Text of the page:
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This umpteenth adaptation of the Agatha Christie novel never justifies its existence despite a starry cast and exotic locations.

Death on the Nile might not be as well-known to the general audience as Murder on the Orient Express is, but it did get a lavish seventies movie adaptation, so the question was always going to be what exactly Kenneth Branagh's new version would be able to add. Quite a lot actually, as it turns out.

His Death on the Nile not only includes a laudably diverse cast and touches upon an explosive late-1930s political context, it also fills in more of Hercule Poirot's past than any other adaptation of the Belgian sleuth's adventures ever has, including an entire backstory for his grotesque moustache.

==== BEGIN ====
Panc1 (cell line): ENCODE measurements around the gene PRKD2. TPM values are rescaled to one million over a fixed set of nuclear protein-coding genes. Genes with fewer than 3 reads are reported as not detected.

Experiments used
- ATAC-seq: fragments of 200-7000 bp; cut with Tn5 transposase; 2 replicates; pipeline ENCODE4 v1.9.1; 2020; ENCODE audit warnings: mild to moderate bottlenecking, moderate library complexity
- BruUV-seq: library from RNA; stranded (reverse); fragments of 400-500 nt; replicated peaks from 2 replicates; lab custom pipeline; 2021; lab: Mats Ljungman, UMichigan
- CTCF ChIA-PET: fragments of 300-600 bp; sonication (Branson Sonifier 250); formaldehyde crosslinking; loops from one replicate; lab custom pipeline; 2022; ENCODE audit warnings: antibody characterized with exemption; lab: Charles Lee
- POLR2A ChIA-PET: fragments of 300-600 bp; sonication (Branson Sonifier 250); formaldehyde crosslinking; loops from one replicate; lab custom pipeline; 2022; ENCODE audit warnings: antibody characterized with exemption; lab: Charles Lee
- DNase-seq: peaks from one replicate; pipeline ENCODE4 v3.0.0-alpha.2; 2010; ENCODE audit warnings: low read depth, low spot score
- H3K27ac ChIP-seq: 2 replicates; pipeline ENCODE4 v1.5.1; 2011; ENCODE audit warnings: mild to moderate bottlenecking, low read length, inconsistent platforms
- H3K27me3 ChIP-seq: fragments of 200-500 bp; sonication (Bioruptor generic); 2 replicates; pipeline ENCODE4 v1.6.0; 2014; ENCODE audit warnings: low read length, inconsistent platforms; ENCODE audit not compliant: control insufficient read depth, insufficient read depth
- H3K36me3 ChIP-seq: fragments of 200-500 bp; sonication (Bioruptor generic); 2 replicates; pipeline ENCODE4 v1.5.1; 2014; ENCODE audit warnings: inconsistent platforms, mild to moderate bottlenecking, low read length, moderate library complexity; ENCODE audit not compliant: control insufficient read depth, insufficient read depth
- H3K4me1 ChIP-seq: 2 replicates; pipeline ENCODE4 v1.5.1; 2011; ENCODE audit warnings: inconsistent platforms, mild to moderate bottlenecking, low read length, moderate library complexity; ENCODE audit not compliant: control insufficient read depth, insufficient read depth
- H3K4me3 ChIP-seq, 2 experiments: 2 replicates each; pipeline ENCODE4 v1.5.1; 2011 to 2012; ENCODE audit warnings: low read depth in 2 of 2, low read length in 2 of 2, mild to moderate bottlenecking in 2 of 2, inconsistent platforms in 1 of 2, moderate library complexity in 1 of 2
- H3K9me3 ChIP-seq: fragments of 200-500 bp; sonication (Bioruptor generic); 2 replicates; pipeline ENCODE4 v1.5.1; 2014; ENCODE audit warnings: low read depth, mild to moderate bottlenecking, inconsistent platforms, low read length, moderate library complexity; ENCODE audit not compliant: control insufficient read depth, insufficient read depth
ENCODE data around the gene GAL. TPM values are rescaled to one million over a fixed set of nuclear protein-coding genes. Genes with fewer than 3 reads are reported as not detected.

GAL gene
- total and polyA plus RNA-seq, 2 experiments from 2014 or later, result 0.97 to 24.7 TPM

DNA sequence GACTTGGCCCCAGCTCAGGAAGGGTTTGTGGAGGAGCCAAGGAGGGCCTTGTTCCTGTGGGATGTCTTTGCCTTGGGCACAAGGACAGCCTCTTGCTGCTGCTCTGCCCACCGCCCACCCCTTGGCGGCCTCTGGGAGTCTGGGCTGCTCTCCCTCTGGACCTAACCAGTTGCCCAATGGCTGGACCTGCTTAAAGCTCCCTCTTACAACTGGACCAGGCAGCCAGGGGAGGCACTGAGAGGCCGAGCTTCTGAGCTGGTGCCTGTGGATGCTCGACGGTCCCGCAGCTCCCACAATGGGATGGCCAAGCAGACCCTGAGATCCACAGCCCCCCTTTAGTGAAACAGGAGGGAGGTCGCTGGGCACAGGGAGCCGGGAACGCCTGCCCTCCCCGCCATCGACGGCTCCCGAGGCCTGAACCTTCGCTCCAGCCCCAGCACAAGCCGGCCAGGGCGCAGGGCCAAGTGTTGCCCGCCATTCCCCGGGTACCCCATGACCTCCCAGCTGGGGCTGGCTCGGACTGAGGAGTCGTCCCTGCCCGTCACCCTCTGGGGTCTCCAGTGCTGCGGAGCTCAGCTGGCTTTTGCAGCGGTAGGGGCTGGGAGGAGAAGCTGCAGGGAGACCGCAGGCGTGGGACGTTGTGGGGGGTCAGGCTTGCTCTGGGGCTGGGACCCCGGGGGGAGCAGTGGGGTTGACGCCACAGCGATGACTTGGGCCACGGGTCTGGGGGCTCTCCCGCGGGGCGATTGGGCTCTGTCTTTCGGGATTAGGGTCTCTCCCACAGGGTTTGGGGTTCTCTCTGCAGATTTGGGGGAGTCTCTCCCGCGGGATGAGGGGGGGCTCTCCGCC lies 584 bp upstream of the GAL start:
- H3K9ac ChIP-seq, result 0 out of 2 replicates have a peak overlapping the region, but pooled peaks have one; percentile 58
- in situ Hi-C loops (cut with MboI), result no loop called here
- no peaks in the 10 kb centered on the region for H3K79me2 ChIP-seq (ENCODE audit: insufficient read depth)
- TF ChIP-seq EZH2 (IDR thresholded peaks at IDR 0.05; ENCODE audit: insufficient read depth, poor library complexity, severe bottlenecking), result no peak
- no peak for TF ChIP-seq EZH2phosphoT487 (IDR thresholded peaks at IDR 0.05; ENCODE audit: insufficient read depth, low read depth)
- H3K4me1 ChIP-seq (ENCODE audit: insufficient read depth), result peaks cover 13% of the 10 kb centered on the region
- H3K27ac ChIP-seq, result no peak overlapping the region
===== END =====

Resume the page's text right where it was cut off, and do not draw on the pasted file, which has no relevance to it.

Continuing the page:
These additions do not conceal the many other problems troubling Death on the Nile. The tone of the movie veers erratically from tame suspense to poor attempts at broad comedy, Branagh's direction is curiously scattershot and the entire film is hampered by horrendously stagey, digitally enhanced photography.

Combine this with a starry cast that - give or take a French and Saunders reunion - is mostly wasted and a basic plot that was always one of Agatha Christie's most ham-fisted affairs and you have a film that never justifies its existence.

release: 2022

director: Kenneth Branagh

starring: Kenneth Branagh, Gal Gadot, Armie Hammer, Annette Bening


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